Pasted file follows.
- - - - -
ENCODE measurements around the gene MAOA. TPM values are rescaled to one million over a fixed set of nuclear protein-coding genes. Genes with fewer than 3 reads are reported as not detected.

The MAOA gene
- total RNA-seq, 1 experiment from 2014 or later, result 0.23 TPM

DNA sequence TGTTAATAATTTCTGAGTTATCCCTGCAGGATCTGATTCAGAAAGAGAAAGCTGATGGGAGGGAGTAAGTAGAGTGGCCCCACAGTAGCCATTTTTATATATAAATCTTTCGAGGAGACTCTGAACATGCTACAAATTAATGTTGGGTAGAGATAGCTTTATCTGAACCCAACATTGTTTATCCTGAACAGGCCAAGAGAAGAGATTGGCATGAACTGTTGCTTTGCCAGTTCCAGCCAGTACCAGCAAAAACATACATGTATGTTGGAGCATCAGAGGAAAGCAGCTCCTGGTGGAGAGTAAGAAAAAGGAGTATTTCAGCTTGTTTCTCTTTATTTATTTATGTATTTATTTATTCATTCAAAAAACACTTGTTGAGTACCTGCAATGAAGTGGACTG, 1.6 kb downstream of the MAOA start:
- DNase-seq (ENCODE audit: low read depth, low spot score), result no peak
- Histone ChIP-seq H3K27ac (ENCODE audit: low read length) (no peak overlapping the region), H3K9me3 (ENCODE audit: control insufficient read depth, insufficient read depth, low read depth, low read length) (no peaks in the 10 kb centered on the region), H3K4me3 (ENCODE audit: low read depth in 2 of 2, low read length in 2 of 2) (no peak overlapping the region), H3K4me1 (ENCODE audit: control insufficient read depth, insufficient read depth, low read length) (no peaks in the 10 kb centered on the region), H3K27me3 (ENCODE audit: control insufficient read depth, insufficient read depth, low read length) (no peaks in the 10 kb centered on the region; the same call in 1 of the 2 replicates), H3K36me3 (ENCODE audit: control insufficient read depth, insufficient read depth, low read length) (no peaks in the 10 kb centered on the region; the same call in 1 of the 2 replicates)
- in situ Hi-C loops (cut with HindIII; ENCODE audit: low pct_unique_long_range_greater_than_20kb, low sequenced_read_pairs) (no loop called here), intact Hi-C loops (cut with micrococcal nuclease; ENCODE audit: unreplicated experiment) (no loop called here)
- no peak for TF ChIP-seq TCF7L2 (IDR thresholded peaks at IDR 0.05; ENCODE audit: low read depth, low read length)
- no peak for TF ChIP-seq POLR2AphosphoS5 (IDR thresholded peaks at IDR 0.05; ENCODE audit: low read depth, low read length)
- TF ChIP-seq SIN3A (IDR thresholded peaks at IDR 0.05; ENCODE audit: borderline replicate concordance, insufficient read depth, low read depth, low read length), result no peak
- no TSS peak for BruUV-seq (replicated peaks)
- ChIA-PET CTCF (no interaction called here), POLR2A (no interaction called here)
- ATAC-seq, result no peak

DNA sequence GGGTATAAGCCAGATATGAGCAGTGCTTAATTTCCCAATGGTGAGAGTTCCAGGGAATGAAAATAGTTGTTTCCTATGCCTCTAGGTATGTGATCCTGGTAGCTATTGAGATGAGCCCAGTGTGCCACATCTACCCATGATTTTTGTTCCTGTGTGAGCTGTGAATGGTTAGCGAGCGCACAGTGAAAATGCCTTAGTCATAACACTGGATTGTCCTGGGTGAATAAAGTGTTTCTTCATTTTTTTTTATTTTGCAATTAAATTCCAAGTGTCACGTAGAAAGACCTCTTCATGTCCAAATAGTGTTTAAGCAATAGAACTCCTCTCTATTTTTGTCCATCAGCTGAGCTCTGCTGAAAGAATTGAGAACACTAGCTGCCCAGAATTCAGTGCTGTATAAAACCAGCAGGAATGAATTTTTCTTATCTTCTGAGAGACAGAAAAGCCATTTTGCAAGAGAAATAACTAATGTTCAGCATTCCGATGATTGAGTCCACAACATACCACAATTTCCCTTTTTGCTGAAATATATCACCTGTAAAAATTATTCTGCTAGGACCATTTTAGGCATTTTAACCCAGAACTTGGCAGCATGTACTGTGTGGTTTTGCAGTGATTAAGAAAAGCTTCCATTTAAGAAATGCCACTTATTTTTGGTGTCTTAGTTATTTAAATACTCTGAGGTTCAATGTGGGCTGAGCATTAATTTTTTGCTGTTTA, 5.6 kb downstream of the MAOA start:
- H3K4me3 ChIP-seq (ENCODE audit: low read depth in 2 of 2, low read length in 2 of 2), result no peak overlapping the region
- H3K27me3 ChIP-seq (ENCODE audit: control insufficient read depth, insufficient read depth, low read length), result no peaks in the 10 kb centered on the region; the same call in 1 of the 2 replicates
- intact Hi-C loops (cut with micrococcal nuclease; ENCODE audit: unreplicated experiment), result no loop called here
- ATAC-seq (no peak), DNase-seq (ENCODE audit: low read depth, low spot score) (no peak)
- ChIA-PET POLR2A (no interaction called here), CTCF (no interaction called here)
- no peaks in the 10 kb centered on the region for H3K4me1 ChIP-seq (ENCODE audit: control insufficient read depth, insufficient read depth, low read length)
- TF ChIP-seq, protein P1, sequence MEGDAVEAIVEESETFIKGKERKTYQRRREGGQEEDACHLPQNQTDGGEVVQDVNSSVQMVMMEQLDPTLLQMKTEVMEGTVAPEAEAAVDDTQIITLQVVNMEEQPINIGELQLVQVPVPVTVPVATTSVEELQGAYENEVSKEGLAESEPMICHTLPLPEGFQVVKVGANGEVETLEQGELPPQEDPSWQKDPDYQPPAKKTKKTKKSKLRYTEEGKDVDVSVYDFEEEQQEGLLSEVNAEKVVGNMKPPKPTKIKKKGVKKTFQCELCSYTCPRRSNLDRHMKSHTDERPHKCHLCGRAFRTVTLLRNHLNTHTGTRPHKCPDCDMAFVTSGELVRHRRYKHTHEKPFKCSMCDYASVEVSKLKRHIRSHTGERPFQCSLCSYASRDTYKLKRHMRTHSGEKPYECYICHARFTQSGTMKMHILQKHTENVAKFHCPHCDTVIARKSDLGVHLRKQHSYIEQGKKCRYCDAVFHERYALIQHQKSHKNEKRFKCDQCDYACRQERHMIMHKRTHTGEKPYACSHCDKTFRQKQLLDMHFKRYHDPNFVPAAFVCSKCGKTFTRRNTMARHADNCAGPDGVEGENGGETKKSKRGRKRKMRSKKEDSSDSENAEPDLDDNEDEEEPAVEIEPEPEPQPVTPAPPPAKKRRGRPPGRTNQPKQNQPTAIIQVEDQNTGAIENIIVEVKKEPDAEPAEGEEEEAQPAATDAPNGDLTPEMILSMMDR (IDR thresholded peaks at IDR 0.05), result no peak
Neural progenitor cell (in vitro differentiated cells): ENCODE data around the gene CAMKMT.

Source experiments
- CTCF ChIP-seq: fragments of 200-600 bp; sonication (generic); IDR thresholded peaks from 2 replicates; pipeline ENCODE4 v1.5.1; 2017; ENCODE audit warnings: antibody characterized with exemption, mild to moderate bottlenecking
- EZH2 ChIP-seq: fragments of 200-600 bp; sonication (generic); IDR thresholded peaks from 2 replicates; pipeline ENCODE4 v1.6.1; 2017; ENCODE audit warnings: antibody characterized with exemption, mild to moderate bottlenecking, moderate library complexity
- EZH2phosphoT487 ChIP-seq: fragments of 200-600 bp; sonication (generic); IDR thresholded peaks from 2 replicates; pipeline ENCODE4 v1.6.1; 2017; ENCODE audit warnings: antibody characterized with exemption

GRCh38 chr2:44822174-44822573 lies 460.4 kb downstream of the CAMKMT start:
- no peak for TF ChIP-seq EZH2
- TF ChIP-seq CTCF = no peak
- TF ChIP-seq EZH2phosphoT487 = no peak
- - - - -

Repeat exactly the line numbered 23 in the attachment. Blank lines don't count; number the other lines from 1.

Source experiments